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HomeNewsFort Campbell's 39th Brigade Engineer Battalion opens Task Force Engineer Academy

Fort Campbell’s 39th Brigade Engineer Battalion opens Task Force Engineer Academy

Written by Staff Sgt. Terrance D. Rhodes
2nd Brigade Combat Team, 101st Airborne Division (AA) Public Affairs

2nd Brigade Combat Team - StrikeFort Campbell KY, 101st Airborne Division

Fort Campbell, KY – Engineers from 39th Brigade Engineer Battalion, 2nd Brigade Combat Team, 101st Airborne Division (Air Assault), opened their doors up to the first ever Task Force Engineer Academy, at Fort Campbell, Kentucky, January 7th-14th.

The academy is the first of its kind in Strike brigade, and the thought of starting an academy began during the brigade’s last rotation to Joint Readiness Training Center, Louisiana, in the fall of 2015.

Soldiers from the 39th Brigade Engineer Battalion, 2nd Brigade Combat Team, 101st Airborne Division (Air Assault), conduct a practical exercise at the 39th BEB Engineer Academy, at Fort Campbell, KY, Jan. 13, 2016. The academy was designed to take engineer lieutenants and give them the knowledge base on how to work with light Air Assault battalions. (Staff Sgt. Terrance D. Rhodes, 2nd Brigade Combat Team, 101st Airborne Division (Air Assault) Public Affairs)
Soldiers from the 39th Brigade Engineer Battalion, 2nd Brigade Combat Team, 101st Airborne Division (Air Assault), conduct a practical exercise at the 39th BEB Engineer Academy, at Fort Campbell, KY, Jan. 13, 2016. The academy was designed to take engineer lieutenants and give them the knowledge base on how to work with light Air Assault battalions. (Staff Sgt. Terrance D. Rhodes, 2nd Brigade Combat Team, 101st Airborne Division (Air Assault) Public Affairs)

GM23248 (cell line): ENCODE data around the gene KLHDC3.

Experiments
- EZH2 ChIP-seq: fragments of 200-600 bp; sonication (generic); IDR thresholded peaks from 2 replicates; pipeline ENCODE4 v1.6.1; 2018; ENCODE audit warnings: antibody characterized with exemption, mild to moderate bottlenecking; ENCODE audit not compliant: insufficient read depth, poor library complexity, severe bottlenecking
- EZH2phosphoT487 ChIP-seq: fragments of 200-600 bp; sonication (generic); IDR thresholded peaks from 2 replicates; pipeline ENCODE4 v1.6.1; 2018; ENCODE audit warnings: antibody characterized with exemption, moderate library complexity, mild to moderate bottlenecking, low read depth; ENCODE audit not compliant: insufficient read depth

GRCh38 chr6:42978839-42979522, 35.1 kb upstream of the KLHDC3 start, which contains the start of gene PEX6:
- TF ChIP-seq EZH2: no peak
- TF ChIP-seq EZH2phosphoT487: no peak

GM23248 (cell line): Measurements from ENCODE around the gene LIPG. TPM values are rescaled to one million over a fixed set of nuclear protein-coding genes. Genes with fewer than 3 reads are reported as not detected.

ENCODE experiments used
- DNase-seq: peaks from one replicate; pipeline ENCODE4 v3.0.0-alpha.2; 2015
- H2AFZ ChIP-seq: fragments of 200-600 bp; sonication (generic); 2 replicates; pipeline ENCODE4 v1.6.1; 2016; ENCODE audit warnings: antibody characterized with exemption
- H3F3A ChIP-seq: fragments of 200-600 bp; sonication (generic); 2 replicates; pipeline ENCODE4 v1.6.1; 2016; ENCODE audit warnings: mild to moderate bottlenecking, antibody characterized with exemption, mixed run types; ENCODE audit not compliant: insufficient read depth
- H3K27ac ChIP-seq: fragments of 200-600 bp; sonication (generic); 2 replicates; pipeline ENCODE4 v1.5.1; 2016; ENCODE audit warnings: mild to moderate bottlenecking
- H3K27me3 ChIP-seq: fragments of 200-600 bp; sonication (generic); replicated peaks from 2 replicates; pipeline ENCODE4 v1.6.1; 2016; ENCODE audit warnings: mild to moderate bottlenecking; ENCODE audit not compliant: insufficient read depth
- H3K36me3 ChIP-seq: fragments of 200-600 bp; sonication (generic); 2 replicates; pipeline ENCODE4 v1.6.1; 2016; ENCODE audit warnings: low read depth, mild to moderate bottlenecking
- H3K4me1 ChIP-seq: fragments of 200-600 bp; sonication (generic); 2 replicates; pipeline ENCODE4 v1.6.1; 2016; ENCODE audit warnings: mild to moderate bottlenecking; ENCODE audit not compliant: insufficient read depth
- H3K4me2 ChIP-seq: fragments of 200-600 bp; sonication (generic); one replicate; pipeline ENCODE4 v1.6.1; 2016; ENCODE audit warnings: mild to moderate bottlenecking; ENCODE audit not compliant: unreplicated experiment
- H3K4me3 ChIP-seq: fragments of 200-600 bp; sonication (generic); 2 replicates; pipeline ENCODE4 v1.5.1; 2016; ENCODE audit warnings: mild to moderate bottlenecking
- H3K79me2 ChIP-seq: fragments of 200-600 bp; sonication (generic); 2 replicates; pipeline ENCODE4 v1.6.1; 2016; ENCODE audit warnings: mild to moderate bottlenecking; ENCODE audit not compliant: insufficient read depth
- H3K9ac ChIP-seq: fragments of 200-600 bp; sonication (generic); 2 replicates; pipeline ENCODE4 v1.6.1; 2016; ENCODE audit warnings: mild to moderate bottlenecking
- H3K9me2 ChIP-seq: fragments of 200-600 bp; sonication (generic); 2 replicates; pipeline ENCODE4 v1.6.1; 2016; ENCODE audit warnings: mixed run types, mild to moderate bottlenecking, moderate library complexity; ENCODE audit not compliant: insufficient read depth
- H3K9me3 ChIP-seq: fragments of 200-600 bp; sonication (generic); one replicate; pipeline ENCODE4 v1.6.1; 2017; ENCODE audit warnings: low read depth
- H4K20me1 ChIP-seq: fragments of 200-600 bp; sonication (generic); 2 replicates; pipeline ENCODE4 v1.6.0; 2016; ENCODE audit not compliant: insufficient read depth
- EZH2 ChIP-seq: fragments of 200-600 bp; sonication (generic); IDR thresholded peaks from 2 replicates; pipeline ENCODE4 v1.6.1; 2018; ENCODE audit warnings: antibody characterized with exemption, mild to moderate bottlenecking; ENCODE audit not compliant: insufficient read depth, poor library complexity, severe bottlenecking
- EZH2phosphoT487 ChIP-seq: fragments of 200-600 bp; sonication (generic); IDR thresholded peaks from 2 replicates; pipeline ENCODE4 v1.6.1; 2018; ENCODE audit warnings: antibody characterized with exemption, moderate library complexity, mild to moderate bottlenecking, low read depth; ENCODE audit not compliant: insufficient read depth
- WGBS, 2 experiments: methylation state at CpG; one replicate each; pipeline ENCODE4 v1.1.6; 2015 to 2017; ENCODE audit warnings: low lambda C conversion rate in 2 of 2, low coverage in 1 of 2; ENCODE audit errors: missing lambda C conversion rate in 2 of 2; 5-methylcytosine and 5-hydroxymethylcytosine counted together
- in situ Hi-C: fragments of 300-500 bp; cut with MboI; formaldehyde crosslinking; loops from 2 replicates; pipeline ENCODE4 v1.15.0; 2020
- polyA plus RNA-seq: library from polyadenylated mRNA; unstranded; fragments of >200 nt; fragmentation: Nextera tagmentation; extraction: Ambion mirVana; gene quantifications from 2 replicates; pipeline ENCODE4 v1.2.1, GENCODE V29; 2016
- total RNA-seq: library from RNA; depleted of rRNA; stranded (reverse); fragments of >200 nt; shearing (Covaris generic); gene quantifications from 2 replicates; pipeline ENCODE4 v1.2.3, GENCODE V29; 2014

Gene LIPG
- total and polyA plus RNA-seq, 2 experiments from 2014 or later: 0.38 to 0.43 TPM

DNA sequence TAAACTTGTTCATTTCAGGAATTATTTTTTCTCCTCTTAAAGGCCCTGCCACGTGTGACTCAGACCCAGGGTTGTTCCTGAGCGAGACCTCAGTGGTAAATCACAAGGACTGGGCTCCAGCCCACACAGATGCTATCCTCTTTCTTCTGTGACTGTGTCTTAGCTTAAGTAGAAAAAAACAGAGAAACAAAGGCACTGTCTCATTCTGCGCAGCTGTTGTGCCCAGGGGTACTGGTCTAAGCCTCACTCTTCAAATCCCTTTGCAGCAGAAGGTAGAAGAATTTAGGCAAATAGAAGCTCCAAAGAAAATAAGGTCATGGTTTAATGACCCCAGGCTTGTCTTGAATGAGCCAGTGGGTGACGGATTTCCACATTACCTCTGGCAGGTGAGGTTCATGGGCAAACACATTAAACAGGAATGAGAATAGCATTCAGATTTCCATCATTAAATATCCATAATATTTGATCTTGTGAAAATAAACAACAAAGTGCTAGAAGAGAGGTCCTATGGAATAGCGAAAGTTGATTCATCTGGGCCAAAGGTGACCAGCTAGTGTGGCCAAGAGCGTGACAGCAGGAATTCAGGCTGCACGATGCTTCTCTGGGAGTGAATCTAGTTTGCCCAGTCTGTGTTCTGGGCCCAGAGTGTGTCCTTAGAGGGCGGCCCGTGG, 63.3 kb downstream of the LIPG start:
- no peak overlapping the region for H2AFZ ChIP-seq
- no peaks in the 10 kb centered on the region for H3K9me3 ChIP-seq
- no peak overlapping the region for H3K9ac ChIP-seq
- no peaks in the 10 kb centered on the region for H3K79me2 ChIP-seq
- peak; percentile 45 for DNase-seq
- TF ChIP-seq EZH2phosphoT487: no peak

“We integrate at the squad level heavily prior to JRTC, but during JTRC we realized that we didn’t integrate at the platoon level and above into maneuver task forces,” said Ryan Orbison, commander of Company A, 39th BEB, 2nd BCT.

The academy was designed to take engineer lieutenants and give them the knowledge base on how to work with light air assault battalions.

“The purpose of the academy is to teach our engineer lieutenants how to become task force engineers on maneuver task force staff,” said Orbison.

“We want them to be able to take their engineering expertise and communicate it in a doctrinal language that task force staffs can understand, so that we can synchronize combine arms plans,” said the Lewisburg, Pennsylvania, native.

First Lt. Kyle Volk, Company B, executive officer, understands the difference between classroom learning and field training.

“It’s an eye opener coming from the classroom to the field,” said Volk. “In a classroom environment, I can see a stream on a map and think I need more assets to cross it, but once I’m on the ground and see the terrain, my needs for crossing that stream can change.”

“Being on ground helps me see where I can shift my manpowers and efforts to,” said the Bismarck, North Dakota, native.

As conflicts continue to arise, it is critical for the engineers to take advantage of the academy.

“I’ve worked as a task force engineer without this course,” said Volk.

“So these new lieutenants that are in the academy will be leaps and bounds ahead of the game once they graduate. I feel like if I would have taken this course before I started my platoon leader time, I would have been better off as a platoon leader,” said Volk.

In the end, the academy served its overall purpose.

“The academy has help refined my skills and given a solid foundation for the junior lieutenants,” added Volk.

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